Keep your loved ones safe on the water, learn safe boating practices

LAKE NORMAN, NC (WBTV) - Each year, officers and officials encourage boaters to be safe on the water.

This spring, there are several opportunities for boaters to learn safe practices on the water.  The U.S. Coast Guard Auxiliary Lake Norman Flotilla is offering one-day safety courses on March 16, April 20, May 11, and June 15. The courses lead to a North Carolina Boating Certificate.

The course, approved by the State and NASBLA is recognized by the U.S. Coast Guard and will cover topics such as choosing the right boat, equipment requirements, state boating laws, safety regulations, navigation rules, buoy systems, trailering, safe fueling, weather, accident prevention and a variety of other special topics.

All classes are taught by an instructor from the U.S. Coast Guard Auxiliary, and will run from 8:30 a.m. until 4:00 p.m.

The March 16 class will be held at the Westport Marina at 7879 Water Oaks Drive in Denver, North Carolina.

All other classes will be held at the Shepherds Fire Departments at 2014 Charlotte Highway in Mooresville.

The course costs $45, which includes lunch.

All students completing the course will receive a certificate that enables them to operate recreational vessels, including jet skis.

For information on the boating safety classes this spring, call the Lake Norman Flotilla at 704-663-3333.

Each year, the United States Coast Guard partners with boating safety organizations to raise awareness during National Safe Boating Week, and throughout the year.

National Safe Boating Week will be observed May 18-May 24 this year. There has been a steady decline in boating fatalities since President Eisenhower proclaimed the week in 1958, but the week is a good time to make sure you and your loved ones know simple steps to stay safe on the water.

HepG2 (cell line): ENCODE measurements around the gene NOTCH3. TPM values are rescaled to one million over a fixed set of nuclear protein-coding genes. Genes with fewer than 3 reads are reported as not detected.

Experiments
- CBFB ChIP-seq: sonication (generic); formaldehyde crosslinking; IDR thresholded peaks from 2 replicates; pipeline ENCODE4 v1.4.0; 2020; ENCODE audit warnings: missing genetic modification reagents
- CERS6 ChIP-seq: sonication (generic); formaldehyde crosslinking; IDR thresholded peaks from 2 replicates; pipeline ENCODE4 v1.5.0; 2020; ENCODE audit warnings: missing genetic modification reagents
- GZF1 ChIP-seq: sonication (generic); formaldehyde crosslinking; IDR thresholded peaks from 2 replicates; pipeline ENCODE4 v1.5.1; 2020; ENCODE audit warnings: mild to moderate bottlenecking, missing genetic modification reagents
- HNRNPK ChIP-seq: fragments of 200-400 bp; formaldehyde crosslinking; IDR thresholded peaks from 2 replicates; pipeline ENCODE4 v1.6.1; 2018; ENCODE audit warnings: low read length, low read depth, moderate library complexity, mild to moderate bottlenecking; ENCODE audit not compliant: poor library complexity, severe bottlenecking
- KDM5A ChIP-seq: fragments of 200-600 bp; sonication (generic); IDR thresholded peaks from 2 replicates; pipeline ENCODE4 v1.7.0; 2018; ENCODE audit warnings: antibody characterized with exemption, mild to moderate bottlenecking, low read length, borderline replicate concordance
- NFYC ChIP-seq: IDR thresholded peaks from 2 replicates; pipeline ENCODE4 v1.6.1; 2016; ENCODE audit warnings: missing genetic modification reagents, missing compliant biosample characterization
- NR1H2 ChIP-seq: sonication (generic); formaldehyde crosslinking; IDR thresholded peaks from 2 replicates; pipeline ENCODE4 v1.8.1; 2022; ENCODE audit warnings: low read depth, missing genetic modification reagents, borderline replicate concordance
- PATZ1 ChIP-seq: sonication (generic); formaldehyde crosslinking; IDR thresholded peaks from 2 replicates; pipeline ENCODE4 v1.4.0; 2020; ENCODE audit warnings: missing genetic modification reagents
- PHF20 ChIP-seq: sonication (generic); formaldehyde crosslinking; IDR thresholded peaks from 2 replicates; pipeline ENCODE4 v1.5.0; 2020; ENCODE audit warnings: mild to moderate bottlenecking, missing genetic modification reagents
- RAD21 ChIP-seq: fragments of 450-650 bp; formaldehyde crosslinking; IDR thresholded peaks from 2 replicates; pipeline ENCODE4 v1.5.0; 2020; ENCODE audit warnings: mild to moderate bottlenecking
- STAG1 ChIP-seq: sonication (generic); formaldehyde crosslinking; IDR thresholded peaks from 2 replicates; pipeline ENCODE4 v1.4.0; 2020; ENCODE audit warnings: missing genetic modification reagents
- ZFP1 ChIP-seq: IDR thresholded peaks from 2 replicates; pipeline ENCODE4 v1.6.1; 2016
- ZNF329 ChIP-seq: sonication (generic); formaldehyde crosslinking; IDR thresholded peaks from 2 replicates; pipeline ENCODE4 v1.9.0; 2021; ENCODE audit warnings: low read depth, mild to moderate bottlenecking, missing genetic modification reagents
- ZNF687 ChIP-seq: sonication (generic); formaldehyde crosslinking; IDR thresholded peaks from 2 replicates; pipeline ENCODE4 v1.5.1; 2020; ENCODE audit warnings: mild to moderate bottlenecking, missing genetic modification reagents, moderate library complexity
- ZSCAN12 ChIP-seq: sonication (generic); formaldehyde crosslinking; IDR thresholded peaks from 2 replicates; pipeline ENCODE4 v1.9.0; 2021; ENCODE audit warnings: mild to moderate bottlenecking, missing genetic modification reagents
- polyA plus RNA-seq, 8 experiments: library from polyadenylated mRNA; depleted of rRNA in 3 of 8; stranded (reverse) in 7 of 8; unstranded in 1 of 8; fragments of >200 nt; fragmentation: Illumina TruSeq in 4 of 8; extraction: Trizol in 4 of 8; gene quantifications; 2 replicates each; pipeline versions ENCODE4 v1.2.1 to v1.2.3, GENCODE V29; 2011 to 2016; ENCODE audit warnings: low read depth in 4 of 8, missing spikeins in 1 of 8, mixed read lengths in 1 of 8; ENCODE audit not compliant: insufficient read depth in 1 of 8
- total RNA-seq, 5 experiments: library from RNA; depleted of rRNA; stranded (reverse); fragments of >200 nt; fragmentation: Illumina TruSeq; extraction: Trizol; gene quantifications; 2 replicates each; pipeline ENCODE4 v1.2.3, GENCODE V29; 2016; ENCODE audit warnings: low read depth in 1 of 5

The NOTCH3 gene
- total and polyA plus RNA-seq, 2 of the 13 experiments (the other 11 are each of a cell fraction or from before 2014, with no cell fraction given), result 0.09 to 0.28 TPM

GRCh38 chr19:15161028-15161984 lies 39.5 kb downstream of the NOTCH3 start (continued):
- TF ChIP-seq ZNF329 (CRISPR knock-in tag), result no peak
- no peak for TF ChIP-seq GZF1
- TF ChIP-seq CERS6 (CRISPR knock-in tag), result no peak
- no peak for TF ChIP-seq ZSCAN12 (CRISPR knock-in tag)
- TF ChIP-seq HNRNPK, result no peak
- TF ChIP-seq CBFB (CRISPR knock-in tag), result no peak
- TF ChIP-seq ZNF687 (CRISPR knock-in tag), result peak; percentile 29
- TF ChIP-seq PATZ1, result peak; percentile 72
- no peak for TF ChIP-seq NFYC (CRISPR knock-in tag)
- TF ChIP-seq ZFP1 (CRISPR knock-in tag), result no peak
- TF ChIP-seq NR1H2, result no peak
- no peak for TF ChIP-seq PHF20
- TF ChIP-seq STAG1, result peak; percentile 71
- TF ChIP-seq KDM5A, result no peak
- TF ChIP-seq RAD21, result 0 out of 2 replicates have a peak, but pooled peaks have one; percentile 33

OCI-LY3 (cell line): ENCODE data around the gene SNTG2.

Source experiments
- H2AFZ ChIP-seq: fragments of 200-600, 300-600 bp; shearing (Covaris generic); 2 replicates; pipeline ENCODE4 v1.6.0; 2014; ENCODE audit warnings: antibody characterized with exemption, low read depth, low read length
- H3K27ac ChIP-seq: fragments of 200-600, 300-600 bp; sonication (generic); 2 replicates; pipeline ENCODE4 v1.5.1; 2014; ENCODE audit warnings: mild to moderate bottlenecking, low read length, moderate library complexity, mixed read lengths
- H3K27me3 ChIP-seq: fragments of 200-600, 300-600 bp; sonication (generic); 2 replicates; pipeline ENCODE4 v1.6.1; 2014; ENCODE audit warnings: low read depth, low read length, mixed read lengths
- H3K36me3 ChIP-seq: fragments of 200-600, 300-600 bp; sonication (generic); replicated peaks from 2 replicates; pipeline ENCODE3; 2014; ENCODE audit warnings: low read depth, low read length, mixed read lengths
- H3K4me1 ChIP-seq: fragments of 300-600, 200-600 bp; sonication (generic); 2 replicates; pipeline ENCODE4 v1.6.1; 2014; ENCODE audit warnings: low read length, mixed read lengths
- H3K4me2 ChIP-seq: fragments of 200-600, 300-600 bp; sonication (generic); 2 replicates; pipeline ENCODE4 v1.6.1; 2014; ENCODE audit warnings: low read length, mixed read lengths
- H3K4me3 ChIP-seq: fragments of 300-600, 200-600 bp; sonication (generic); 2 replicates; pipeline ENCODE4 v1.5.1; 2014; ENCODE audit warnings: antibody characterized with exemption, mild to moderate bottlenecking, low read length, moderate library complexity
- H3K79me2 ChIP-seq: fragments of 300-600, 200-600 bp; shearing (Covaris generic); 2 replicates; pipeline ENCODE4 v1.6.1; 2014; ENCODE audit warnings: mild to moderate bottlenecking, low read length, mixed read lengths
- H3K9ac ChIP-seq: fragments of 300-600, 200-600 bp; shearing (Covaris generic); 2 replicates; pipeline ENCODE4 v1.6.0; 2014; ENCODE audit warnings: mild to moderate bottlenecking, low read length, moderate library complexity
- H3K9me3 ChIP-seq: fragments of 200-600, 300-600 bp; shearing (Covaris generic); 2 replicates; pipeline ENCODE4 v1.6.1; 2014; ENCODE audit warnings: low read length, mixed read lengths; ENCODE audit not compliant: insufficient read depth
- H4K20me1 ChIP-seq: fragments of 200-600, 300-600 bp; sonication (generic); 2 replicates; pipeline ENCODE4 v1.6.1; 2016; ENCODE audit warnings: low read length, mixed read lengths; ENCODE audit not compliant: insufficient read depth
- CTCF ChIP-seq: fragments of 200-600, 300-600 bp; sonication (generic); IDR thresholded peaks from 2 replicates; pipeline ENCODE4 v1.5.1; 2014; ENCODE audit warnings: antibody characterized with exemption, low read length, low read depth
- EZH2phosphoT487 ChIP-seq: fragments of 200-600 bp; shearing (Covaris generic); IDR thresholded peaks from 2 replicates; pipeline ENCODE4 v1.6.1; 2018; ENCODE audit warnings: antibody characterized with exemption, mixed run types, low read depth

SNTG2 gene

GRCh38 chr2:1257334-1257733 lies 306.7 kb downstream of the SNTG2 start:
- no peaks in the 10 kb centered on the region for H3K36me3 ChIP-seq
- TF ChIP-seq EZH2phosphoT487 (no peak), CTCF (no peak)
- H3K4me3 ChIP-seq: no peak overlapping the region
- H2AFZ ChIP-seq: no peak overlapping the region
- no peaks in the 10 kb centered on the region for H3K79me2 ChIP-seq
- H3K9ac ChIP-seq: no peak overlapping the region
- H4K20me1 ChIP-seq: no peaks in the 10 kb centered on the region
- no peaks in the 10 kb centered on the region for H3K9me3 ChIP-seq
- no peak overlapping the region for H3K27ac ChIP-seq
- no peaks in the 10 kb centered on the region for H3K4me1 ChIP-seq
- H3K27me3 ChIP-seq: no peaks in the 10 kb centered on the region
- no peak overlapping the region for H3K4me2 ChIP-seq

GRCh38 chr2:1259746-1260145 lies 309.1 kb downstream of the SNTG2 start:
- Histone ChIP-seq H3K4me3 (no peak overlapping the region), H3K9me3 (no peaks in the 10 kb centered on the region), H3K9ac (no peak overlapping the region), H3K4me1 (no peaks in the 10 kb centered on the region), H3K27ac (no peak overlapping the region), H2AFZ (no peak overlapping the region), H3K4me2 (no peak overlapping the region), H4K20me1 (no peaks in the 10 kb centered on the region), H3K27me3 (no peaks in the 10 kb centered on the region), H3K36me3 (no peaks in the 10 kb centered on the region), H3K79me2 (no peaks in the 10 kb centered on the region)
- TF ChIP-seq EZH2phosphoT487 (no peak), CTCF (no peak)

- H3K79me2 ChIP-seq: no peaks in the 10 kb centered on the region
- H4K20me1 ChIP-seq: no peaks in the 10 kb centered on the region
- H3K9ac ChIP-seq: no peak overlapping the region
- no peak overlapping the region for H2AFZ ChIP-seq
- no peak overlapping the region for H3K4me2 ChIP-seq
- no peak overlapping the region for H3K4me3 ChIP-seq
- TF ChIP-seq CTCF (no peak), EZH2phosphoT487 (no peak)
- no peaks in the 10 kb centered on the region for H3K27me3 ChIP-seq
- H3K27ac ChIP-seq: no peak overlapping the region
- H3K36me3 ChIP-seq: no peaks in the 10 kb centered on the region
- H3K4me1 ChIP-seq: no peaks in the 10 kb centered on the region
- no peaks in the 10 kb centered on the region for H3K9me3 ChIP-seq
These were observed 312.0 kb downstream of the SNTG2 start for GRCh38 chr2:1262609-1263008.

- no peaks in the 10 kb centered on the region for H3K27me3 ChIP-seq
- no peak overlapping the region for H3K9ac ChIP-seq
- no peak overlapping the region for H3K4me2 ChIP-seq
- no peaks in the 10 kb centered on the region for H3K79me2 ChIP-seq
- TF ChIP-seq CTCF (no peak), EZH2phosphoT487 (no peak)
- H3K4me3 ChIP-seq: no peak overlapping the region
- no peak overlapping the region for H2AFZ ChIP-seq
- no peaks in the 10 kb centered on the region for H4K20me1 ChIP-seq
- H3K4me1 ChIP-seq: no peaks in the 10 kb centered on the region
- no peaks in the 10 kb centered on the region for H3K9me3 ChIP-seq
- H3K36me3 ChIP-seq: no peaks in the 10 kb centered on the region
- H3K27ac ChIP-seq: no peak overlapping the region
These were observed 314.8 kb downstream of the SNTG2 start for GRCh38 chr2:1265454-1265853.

One of the best ways to stay safe is to stay sober. The National Safe Boating Council says alcohol is a leading factor in deadly boating accidents. Limiting or eliminating alcohol consumption on the water can save lives.

Also - make sure everyone wears a life jacket. While the number of boating fatalities in 2010 decreased by 8.7 percent from the previous year, there were 672 boating-related deaths. Of that number, 75 percent drowned and 88 percent of those victims were not wearing a life jacket.

"Accidents on the water can happen much too fast to reach and put on a stowed life jacket," said John Mielke, Flotilla Commander with the U.S. Coast Guard Auxiliary.

"It's important that everyone wear a life jacket while on the water. There's no reason why you, your family and friends can't have fun on the water while also choosing to always wear a life jacket."

John added that boaters can prevent accidents and drowning by being aware of weather conditions, performing vessel safety checks, and ensuring that all required safety equipment is on board.

The United States Coast Guard Auxiliary is the volunteer branch of the United States Coast Guard. It was established by Congress in 1939 to assist in promoting boating safety. There are nearly 35,000 members, but the Auxiliary is looking for new volunteers.

You can volunteer in a variety of ways:

  • Trainers to teach Boater Safety Classes
  • Vessel Examiner
  • On the water Boat Crew
  • Web site Developers
  • Social Media Coordinators
  • Grant Writers

The Auxiliary has a proud tradition of support to the United States Coast Guard and helping mariners needing assistance on the water. In an average day the Coast Guard Auxiliary Saves 14 lives, assists 328 people, saves $8,000,000 in property, services 150 aids to Navigation, (buoys, signs, markers) conducts over 500 hours of Safety Patrols and performs over 200 Vessel Safety Checks.

You can find out more on the Auxiliary Coast Guard website:

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